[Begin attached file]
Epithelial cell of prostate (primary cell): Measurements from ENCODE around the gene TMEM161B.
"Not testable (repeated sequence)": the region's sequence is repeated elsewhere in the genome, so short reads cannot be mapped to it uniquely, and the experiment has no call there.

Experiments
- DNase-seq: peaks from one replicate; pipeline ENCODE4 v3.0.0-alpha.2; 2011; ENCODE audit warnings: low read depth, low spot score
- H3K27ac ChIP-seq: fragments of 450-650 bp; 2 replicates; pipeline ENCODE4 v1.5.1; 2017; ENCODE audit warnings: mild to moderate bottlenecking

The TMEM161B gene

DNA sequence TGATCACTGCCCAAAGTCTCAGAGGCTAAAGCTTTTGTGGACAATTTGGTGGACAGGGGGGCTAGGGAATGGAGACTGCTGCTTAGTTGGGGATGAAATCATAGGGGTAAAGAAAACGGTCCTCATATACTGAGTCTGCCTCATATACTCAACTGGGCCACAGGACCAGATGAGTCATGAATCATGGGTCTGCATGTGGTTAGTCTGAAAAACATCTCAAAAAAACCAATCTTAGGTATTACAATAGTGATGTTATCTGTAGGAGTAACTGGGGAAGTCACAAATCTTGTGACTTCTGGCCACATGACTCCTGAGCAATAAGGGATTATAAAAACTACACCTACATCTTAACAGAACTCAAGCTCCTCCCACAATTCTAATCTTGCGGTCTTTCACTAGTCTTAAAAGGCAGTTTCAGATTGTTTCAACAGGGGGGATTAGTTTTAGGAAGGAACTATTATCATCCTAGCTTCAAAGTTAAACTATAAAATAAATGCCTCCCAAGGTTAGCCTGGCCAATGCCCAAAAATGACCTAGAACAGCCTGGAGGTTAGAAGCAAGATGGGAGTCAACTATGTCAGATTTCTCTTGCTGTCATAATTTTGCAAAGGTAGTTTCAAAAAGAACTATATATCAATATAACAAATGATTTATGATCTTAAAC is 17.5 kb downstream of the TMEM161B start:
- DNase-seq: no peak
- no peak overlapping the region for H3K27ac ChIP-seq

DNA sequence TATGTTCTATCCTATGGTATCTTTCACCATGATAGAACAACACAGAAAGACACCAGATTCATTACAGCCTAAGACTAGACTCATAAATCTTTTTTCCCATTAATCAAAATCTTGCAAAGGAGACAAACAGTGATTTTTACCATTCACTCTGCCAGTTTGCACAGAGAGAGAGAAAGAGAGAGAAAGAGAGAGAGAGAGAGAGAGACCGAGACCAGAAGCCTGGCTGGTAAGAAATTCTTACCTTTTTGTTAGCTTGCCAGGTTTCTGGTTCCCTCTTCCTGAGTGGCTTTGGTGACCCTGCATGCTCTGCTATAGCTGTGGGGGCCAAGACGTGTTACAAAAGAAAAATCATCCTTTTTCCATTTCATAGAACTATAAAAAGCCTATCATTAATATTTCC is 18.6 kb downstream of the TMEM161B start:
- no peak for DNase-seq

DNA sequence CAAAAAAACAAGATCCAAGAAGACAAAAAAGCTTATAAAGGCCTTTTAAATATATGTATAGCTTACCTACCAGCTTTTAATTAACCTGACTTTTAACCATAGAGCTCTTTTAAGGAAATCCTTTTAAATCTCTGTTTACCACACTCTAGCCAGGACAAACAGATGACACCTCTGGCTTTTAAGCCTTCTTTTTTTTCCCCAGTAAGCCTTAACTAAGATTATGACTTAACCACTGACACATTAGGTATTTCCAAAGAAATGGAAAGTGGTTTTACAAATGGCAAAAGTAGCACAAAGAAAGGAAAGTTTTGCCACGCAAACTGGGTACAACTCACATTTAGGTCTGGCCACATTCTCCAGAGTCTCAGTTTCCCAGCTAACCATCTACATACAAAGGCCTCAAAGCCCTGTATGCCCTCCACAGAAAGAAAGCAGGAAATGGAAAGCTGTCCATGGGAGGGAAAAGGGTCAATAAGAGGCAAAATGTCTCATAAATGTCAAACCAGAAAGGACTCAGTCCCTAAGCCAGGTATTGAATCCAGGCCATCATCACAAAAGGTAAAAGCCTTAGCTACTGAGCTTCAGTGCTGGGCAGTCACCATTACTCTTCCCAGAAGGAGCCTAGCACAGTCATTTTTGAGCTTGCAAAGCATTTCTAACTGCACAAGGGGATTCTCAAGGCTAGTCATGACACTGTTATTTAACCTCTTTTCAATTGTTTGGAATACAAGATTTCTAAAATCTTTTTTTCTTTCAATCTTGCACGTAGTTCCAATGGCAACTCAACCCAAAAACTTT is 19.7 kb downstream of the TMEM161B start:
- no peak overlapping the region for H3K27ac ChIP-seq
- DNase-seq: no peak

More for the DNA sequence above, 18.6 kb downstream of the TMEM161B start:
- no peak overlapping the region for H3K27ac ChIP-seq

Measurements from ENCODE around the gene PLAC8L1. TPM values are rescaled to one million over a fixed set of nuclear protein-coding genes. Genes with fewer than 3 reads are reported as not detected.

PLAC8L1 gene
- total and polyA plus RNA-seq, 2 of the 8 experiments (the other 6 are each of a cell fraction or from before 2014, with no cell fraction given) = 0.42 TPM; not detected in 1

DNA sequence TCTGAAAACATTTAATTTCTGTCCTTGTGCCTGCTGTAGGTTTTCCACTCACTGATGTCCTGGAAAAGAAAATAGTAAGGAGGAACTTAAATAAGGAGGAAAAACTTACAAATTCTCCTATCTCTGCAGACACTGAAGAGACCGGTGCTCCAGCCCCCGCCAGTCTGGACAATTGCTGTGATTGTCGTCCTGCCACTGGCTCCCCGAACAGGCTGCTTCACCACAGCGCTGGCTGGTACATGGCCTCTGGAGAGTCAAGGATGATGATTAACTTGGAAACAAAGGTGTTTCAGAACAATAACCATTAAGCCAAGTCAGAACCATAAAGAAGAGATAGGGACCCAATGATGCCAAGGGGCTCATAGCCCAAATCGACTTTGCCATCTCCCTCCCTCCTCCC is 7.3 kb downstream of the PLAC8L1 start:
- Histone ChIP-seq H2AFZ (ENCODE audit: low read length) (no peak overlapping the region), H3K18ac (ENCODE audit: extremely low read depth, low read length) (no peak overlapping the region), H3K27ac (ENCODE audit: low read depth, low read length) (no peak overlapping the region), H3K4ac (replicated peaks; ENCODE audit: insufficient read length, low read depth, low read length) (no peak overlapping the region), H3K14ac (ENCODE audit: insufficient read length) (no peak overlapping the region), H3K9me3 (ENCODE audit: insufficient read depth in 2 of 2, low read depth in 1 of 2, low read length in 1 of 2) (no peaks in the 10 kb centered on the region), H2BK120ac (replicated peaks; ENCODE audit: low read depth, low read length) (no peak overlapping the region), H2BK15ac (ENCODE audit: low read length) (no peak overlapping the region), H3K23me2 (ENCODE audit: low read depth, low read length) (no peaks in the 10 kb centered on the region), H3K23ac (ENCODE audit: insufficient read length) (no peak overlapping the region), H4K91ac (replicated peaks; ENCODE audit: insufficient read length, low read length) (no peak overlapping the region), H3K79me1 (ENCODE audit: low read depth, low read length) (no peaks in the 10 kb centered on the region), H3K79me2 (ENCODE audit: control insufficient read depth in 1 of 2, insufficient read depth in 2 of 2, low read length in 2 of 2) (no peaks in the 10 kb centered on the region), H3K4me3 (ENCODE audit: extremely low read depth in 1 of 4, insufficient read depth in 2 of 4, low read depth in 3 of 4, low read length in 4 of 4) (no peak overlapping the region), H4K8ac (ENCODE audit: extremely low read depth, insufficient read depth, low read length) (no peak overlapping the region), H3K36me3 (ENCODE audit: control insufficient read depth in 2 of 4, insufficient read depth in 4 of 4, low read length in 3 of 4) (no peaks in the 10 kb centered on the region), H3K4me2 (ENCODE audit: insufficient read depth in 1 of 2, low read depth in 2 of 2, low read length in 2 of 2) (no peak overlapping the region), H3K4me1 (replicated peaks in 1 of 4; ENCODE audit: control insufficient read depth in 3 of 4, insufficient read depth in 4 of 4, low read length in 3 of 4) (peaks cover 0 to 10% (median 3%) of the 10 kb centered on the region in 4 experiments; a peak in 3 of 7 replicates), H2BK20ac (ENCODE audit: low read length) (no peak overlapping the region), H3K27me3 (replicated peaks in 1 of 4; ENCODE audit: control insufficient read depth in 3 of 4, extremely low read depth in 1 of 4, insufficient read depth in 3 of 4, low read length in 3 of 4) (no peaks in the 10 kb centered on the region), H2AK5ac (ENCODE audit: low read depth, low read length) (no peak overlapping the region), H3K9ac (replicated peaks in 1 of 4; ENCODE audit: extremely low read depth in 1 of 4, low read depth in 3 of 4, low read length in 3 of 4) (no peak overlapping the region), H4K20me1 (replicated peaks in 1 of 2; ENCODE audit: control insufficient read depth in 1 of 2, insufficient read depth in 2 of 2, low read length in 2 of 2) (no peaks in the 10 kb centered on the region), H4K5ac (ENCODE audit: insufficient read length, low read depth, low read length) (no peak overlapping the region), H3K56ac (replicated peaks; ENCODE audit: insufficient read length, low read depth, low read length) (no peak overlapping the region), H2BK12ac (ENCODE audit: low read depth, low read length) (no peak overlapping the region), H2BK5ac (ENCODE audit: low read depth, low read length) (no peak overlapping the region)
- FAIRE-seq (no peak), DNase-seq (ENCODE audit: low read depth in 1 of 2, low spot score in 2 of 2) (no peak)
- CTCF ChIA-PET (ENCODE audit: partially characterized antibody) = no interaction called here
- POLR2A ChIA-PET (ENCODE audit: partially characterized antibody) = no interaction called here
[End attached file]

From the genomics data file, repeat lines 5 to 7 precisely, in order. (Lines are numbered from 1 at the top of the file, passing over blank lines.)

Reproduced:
- H3K27ac ChIP-seq: fragments of 450-650 bp; 2 replicates; pipeline ENCODE4 v1.5.1; 2017; ENCODE audit warnings: mild to moderate bottlenecking

The TMEM161B gene

DNA sequence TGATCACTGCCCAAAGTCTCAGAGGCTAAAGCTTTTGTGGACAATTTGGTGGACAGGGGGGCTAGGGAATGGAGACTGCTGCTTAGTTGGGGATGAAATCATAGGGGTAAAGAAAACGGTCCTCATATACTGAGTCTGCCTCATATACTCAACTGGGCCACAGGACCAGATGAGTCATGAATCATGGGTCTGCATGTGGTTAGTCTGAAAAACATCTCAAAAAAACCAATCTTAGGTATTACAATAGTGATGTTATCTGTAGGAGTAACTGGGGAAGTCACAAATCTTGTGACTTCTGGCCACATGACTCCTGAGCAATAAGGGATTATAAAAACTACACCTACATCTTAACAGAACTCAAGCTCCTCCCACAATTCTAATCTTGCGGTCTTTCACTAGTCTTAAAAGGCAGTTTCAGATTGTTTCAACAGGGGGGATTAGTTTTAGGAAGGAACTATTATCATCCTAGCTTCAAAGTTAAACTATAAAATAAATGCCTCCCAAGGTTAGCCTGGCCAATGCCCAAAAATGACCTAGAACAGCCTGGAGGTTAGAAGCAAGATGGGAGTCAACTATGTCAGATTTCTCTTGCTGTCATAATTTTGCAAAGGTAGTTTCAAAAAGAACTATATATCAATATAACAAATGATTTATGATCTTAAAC is 17.5 kb downstream of the TMEM161B start: